Home-made creep feed, milled through a Murska 350, has enhanced the fortunes of a Kent producer, reducing costs, increasing growth rates and improving profitability for his marshland-fed beef.
Convention has it that creep feed is bought in bags or in bulk and is produced by a feed compounder. But Kent beef producer, Jamie Loveridge, has turned his back on this approach, following a series of disappointing loads arriving on his family farm. Instead,
having no arable land of his own, he has opted to make his own calf creep based almost entirely on ingredients bought from local farmers. As a result, he has not only spared himself the disappointment of receiving inconsistent quality feed as it turns up on the farm, he has also cut his costs of production, achieved his enterprise’s best ever physical and financial performance, and been able to fund the expansion of his herd.
Today, Jamie and his father, Keith, keep around 300 suckler cows around Rye Street Farm near Rochester, which are run extensively across various dispersed blocks of mainly rented land totalling around 1,400 acres (566 hectares). With much located on Kent’s northernmost Hoo Peninsula and the neighbouring Isle of Sheppey, it largely comprises marshland adjoining the Thames Estuary. Most is rented from the RSPB, some is designated an SSSI and it is all in Higher Level Stewardship.
“The land is definitely managed for the ground-nesting birds and the purpose of the cattle is to create the right habitat for them,” he says, observing that nitrogen use on the marshes is prohibited. “We are limited on how heavily we can stock, in order to protect the birds, and the cows have to eat the grass to the right height. The grass is definitely managed in a less than idyllic way from a farming point of view as creating the right habitat for the birds is the priority.”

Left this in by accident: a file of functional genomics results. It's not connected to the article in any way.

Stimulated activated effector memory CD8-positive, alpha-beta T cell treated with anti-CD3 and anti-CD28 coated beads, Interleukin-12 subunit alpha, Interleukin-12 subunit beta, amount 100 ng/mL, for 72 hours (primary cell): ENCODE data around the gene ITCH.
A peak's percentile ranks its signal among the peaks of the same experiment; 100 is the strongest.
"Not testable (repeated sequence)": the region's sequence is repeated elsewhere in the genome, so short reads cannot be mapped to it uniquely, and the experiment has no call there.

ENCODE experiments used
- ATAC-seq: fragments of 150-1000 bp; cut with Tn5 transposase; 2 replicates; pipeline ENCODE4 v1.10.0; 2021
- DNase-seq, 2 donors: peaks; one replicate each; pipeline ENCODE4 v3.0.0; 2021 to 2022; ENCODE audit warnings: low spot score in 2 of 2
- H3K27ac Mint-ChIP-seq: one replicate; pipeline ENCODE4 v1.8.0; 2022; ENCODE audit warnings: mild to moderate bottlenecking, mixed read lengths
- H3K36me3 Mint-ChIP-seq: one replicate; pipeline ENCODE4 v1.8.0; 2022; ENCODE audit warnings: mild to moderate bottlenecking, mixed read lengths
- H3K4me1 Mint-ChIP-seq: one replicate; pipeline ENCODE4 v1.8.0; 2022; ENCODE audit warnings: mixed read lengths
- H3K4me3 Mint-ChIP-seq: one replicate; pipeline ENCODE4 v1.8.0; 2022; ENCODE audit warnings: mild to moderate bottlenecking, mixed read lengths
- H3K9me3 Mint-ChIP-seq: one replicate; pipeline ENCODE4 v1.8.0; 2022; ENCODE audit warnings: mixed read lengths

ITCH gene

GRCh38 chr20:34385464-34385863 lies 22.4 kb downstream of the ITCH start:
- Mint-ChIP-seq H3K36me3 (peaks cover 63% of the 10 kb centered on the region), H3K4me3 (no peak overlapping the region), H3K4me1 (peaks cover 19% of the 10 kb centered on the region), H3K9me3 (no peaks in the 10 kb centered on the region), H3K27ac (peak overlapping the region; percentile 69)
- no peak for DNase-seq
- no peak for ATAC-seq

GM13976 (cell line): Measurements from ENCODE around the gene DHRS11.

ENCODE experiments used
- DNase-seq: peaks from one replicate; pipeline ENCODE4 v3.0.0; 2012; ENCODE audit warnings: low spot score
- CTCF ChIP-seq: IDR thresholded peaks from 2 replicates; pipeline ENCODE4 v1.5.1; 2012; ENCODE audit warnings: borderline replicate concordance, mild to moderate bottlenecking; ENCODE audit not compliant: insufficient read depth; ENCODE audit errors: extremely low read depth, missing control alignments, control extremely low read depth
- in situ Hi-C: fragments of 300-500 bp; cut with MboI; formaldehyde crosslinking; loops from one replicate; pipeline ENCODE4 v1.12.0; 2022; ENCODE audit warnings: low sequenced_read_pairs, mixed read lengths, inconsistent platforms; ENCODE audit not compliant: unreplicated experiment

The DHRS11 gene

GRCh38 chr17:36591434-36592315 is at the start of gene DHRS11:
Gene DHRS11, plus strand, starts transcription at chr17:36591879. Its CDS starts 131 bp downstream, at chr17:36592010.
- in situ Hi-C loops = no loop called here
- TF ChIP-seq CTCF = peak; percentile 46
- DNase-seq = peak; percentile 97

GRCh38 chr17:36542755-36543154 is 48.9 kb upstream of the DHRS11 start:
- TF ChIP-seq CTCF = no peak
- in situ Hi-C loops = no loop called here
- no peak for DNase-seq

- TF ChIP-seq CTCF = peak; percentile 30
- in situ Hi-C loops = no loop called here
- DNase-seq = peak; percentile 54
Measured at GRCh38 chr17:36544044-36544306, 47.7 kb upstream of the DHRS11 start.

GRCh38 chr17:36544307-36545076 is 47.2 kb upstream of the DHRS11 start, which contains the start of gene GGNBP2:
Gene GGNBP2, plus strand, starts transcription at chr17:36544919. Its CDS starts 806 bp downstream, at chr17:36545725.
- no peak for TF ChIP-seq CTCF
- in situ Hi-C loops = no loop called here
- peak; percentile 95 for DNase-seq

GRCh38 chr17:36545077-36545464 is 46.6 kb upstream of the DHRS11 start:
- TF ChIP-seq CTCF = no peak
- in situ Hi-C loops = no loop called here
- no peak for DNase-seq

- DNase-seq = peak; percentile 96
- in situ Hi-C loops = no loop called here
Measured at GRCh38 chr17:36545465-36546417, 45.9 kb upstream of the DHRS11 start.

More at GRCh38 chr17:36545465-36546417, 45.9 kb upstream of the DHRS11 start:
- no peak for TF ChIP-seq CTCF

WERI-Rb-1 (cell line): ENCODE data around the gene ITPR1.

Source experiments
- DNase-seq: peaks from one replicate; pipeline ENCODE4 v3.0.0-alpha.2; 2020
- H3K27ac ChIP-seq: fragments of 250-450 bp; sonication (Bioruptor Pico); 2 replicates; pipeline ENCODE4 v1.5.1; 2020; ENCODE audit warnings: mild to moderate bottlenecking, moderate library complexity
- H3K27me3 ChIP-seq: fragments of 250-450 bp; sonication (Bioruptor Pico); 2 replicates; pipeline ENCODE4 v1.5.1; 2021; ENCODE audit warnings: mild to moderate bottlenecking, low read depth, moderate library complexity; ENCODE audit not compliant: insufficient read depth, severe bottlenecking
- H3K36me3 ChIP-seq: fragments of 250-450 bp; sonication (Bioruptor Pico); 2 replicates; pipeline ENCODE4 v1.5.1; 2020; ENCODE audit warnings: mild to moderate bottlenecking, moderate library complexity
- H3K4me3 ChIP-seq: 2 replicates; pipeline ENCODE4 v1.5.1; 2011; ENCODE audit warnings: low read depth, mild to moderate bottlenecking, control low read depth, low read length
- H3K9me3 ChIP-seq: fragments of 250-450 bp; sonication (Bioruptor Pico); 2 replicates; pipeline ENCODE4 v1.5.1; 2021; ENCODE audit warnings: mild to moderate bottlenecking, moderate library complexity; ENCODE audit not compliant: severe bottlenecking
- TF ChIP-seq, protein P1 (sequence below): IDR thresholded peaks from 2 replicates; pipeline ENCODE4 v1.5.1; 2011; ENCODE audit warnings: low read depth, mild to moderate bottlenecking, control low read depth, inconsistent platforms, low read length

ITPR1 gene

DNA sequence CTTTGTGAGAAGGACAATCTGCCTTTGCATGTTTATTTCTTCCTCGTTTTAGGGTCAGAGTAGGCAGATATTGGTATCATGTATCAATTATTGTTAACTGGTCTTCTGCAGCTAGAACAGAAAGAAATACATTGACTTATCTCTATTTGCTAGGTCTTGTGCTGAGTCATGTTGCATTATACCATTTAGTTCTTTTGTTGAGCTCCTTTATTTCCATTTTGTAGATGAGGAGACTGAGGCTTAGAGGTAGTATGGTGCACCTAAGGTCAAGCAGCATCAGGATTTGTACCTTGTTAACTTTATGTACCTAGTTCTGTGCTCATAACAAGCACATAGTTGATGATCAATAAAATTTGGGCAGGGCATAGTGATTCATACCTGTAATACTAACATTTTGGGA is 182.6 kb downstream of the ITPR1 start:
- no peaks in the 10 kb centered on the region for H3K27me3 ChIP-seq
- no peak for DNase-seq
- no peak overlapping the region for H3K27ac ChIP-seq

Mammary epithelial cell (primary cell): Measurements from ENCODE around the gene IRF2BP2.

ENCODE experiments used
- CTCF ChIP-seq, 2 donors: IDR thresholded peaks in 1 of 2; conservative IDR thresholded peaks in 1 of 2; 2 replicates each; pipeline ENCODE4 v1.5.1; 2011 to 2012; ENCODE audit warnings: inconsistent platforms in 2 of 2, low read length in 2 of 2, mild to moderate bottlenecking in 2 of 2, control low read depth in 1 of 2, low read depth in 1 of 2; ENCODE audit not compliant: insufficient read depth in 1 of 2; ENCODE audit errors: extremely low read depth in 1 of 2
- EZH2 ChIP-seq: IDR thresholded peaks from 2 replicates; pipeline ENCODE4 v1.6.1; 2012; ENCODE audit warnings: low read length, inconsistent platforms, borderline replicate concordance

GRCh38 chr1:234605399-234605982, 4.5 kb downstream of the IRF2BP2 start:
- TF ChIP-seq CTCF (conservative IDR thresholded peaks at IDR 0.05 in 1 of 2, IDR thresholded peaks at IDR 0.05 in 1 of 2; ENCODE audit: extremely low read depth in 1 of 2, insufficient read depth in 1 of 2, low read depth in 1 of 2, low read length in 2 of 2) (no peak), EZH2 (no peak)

In fact, each year, Jamie even has to apply for a derogation to keep creep feeders on the land, but says it is worth the effort since feeding his stock well at a young age is integral to their lifelong performance.
“If we are going to finish them in good time, they have to be intensively fed from the start,” he says. “The younger they are, the more efficient they are at converting feed into meat, so this is the most important phase.”
Creep feeding itself has helped him to move away from a system of extensive rearing (producing store cattle at around 18 months) to a system of finishing bulls and steers at 12-16 months. Heifers are kept either to finish at 18-22 months or to be retained as replacements for bulling at 14 months.
The annual cycle now adhered to is rigid, with calving over a strict nine-week period. Calving in yards from 20 February, the cows (either native breeds or dairy cross continental) and calves (all sired by a Limousin bull) stay in their maternity group until they’re turned out in spring.
Unable to feed the calves concentrates while they’re in the yards, simply through lack of feeder space, it is as they’re turned on to the marshes that creep feed is first introduced.
Having had sole responsibility for the beef for the past three years, Jamie initially bought creep feed in 6mm pencils which would theoretically be consumed in good quantities.
Using a top-of-the-range pencil from a reputable company, he wasn’t unhappy with the product or performance, but wanted to experiment with blends and straights.
“I don’t like the idea of a product being ground to within an inch of its life and I also like to know the quality of the raw ingredients,” he says. Starting by moving to a blend, his first experience of this was not at all good.
“My first 12-tonne delivery looked like sweepings from the floor,” he says. “This really opened my eyes to the quality of feed we were buying, especially since this was the blend which would have gone into the pencil we had previously been using.